In the recent United Kingdom decision in Mr E Goldswain and Miss J Hale v Beltec Limited (trading as BCS Consulting) and AIMS Plumbing and Building Services Limited  EWHC 556, the Technology and Construction Court considered an attempt to widen the scope of an engineer’s duty to warn.
The Court clarified the position regarding an engineer’s responsibility regarding the safety and risks for both permanent and temporary works design, and how far a reasonable engineer must go in warning a client or builder of risk.
In 2011, Mr Goldswain and his partner Ms Hale (Claimants), attempted to convert the cellar of their ground floor flat into living accommodation. They retained a firm of professional engineers, Beltec Ltd (Beltec) to design the structural works and AIMS Plumbing and Building Services Ltd (AIMS) to implement the works.
AIMS began works in September 2012 by installing the underpinning, however after increased amounts of cracking in the superstructure, the flat collapsed leaving nothing but a rear extension behind.
The Claimants commenced proceedings against both Beltec and AIMS, alleging a failure to exercise reasonable care and skill in both contract and tort. The Claimants relied on some key propositions, including that one of Beltec’s engineers had inspected the first pin installed by AIMS.
AIMS failed to lodge a defence, and default judgment was entered against it. Beltec filed a defence denying the allegations that it had breached its duty to the Claimants.
Beltec argued that it exercised the level of care and skill expected of a competent engineer, and that the retainer between it and its clients had been discharged before the damage was incurred. Beltec also denied that it held any responsibility in relation to supervising the installation of the pins by AIMS.
Beltec’s responsibility in relation to the scope of its retainer, and its duty to warn were considered by the Court, amongst other things.
Scope of Retainer
The Court considered whether there was an informal retainer between Beltec and AIMS, arising from a Beltec employee inspecting the first pin and providing directions as to how the pins should be installed by AIMS.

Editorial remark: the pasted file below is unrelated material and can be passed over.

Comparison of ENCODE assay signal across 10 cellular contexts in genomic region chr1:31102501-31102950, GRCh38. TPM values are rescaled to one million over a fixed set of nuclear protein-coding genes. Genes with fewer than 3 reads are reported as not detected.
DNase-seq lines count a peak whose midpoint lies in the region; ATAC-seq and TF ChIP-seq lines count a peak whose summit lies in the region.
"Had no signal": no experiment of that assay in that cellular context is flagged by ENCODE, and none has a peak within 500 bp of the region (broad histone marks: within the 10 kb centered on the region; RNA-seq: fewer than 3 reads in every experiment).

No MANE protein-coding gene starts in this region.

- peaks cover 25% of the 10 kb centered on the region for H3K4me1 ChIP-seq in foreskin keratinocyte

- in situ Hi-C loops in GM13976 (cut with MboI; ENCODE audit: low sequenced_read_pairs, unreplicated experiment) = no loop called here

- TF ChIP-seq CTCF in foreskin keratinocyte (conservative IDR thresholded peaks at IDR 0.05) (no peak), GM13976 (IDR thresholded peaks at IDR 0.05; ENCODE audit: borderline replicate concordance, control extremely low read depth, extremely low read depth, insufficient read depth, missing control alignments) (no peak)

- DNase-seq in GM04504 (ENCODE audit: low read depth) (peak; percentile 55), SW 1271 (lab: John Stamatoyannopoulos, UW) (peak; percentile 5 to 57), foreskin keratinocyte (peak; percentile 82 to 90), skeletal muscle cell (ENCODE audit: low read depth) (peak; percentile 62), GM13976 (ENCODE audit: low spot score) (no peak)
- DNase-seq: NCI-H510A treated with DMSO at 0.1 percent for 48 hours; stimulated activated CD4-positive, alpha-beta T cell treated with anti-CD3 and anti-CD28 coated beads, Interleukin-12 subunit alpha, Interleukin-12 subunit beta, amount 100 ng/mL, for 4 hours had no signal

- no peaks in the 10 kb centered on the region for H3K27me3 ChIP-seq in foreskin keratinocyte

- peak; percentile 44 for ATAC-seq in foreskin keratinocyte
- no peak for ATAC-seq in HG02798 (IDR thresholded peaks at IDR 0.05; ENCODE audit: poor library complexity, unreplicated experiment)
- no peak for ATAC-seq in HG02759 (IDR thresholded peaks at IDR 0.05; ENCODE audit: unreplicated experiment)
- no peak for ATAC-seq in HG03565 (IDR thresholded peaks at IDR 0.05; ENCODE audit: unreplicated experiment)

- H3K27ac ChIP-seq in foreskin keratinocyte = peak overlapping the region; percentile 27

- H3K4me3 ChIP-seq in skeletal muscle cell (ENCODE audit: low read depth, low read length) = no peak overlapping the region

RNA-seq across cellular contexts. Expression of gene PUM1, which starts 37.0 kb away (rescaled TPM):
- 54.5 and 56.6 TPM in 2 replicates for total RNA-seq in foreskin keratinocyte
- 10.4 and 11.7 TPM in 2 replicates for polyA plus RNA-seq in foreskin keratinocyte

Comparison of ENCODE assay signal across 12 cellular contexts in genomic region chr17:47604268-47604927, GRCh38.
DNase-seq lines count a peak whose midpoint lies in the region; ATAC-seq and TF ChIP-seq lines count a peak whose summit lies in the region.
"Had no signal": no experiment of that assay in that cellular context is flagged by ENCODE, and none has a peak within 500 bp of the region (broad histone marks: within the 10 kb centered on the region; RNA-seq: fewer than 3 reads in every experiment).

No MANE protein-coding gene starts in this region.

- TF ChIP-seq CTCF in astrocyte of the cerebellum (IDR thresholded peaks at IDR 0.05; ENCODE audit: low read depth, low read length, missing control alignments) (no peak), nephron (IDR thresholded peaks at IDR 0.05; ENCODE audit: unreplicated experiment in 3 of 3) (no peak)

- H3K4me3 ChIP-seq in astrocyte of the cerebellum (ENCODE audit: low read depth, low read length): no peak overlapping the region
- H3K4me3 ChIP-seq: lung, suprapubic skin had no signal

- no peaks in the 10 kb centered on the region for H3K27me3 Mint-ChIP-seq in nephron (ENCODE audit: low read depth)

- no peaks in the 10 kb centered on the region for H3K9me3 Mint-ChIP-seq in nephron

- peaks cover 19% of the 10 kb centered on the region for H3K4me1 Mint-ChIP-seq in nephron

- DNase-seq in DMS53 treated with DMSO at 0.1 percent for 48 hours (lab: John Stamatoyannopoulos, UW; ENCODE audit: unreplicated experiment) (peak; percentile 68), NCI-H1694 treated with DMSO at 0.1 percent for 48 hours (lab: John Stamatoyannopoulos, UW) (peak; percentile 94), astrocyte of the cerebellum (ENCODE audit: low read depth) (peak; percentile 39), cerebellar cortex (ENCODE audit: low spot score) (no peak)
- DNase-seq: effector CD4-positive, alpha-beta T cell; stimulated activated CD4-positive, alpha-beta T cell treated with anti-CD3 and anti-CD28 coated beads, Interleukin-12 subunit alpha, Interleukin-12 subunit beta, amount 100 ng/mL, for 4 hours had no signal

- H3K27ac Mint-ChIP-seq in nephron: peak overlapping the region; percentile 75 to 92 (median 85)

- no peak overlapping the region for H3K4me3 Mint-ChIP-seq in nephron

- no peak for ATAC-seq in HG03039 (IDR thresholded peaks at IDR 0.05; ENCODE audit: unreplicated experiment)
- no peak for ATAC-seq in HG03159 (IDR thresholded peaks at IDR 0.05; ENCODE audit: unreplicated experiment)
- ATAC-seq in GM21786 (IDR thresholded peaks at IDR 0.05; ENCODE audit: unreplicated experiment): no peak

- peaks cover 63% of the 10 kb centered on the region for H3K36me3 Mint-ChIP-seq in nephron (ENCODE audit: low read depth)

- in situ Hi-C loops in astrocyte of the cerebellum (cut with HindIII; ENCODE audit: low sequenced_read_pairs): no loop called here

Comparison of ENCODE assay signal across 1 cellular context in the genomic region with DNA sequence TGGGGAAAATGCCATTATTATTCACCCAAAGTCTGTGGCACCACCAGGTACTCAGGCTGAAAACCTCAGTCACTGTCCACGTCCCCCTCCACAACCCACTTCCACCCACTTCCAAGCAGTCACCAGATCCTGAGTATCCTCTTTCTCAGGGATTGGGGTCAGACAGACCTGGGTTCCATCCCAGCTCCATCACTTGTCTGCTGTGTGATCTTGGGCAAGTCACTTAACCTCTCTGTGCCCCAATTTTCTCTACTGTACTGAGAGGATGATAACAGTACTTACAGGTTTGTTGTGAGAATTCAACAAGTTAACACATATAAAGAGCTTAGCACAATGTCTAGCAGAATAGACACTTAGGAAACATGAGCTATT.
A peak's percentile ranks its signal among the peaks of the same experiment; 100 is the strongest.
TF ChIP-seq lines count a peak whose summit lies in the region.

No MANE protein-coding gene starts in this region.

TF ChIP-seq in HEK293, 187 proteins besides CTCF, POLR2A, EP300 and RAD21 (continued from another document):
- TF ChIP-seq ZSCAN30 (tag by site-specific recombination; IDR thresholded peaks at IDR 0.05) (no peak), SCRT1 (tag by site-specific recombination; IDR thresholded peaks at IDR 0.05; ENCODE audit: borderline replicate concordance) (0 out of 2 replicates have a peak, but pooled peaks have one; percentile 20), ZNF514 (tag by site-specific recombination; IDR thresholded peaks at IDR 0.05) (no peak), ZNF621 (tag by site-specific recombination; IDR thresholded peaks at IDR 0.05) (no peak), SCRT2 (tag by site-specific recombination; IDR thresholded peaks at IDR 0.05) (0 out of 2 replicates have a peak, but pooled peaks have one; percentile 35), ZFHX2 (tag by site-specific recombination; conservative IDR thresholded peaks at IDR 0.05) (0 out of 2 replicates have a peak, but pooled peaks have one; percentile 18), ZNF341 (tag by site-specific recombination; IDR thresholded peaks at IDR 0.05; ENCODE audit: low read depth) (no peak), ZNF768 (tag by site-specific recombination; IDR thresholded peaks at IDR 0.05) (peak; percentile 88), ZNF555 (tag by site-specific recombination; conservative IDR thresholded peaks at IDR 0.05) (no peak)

The scope of this retainer was held to be limited, and did not extend to a role of ongoing supervision. The Court could not attribute any negligence to how Beltec handled this initial check, and advised that any reasonable engineer “would have done no more and no less than he did which was, in essence, advising his client (AIMS at that stage) to follow the requirements set out on the Drawings“.
Duty to warn
The Court had regard to a long line of authority in respect of a professional’s duty to warn, and formulated a list of relevant propositions to be considered when deciding whether a duty to warn exists.
The propositions included that the Court must initially determine the scope of the contractual duties in the context of what the professional is engaged to do, and this will almost always be measured against a reasonable level of care and skill. The Court also noted that the extent of the duty will depend on all the circumstances, and will often arise where there is an obvious and significant danger to life and limb or property, but not where there is only a mere possibility of danger.
The Court declined to attribute a duty to warn to Beltec, because on the proper construction of its contract with the Claimants, it was engaged only to perform the permanent-design works. On review, the Court held that all designs were prepared with a reasonable level of care and skill.
Whilst expressing great sympathy for the Claimants’ position, the Court dismissed the Claimants’ case against Beltec, awarding judgment in Beltec’s favour.
Although the case occurred on (and under) English soil, it can be expected to influence Australian Courts. Ultimately, the existence and scope of a duty to warn on the part of an engineer will turn on the scope of its retainer; however the Court has indicated a willingness to construe that scope narrowly.
With engineers breathing a sigh of relief, builders should be aware of their duty to ensure that all temporary works are performed in a safe and reasonable manner, especially if there is no third-party design upon which to base their construction methodology.